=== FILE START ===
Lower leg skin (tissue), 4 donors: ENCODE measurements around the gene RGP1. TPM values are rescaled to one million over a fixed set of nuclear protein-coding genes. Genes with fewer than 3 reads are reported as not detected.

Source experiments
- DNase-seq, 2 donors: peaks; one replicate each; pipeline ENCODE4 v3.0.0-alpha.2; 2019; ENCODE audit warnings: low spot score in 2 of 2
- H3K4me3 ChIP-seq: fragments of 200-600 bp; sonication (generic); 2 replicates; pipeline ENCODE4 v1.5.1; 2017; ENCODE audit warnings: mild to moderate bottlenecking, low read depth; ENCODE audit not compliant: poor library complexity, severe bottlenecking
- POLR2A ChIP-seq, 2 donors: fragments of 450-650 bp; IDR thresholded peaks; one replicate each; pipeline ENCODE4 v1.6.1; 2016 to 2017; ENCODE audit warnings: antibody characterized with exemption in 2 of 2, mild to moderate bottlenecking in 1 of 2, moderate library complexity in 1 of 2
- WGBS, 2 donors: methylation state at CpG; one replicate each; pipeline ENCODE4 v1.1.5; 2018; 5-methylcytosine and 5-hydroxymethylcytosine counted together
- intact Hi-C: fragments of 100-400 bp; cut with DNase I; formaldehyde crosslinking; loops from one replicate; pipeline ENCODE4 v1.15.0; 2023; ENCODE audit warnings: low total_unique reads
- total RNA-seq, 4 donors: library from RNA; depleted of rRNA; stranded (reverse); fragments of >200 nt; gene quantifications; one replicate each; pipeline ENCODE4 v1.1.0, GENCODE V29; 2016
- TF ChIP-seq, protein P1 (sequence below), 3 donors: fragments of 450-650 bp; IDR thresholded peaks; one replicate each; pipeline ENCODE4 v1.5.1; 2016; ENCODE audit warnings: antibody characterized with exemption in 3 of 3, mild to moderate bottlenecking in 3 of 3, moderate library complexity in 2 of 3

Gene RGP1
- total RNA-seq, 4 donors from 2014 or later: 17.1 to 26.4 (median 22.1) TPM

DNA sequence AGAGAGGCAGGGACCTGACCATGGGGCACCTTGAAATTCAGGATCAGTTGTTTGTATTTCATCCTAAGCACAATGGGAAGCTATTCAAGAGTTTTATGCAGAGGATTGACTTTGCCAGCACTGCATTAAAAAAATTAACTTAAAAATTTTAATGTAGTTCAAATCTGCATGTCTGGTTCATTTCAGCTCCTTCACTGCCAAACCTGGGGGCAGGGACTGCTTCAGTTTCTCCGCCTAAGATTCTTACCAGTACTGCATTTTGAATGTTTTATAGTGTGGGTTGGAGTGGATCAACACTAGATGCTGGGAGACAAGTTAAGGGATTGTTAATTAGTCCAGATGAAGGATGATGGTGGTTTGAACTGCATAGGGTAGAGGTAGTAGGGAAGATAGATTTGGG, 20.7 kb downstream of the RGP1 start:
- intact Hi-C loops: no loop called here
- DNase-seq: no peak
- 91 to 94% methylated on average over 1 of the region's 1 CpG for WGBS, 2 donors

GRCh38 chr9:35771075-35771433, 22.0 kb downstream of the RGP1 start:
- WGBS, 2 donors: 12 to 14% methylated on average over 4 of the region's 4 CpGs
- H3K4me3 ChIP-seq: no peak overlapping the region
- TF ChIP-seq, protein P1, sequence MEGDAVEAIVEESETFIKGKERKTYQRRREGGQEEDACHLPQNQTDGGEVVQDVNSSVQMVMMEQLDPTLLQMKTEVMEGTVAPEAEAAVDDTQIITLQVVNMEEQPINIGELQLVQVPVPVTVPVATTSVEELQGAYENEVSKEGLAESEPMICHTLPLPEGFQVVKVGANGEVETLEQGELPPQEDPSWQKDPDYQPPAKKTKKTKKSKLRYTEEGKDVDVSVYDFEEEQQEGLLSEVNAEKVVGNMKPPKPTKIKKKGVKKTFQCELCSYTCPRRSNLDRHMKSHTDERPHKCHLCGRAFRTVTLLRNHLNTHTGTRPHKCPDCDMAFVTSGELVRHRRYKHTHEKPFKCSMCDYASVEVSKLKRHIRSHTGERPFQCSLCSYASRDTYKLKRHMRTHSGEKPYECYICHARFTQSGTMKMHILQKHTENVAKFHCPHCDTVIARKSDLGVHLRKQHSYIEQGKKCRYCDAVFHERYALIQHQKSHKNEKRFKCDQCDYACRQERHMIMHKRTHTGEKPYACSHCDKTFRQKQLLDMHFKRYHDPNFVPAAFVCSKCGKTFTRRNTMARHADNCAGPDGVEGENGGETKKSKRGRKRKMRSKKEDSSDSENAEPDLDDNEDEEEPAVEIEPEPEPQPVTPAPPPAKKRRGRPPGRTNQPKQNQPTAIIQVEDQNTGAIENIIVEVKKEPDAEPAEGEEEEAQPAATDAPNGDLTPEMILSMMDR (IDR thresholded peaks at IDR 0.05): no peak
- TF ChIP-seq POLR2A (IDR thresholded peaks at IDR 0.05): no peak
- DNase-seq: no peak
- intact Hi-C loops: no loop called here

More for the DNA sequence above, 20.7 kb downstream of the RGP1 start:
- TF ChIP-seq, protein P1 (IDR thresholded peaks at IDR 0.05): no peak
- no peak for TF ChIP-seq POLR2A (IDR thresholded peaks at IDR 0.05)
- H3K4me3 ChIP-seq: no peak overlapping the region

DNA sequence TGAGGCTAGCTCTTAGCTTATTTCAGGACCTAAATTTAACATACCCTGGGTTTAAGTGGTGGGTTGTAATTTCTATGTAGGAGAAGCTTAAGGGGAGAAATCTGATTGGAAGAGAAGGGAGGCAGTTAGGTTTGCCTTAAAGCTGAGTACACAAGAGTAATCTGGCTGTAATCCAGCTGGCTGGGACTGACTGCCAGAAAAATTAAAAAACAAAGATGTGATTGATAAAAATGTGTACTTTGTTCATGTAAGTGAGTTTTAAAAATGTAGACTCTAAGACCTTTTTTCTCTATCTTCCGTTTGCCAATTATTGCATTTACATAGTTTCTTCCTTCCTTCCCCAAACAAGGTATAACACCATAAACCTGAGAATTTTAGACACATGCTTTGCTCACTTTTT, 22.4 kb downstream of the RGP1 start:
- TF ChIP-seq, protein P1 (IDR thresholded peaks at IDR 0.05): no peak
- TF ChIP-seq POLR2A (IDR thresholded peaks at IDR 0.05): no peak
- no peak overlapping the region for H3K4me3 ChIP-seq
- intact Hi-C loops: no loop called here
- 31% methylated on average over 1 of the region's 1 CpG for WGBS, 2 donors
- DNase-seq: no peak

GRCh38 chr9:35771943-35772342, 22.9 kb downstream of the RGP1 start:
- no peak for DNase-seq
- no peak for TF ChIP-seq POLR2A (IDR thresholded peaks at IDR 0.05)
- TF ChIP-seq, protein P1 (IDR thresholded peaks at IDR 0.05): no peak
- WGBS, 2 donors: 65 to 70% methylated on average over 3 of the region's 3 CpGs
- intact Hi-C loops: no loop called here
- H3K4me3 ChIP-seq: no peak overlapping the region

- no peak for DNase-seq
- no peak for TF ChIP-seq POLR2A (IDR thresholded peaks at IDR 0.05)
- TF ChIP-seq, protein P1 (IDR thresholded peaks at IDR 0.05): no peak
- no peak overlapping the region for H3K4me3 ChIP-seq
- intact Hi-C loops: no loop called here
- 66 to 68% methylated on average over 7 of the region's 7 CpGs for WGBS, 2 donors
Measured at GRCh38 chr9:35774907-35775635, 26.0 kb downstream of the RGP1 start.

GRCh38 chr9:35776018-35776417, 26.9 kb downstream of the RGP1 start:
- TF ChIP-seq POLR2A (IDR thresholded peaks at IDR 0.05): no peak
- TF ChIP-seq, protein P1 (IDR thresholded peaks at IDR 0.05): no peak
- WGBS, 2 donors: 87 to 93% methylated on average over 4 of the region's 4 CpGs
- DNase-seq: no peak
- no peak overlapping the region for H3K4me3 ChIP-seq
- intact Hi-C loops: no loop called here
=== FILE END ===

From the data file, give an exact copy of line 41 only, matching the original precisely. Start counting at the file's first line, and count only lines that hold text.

- no peak for DNase-seq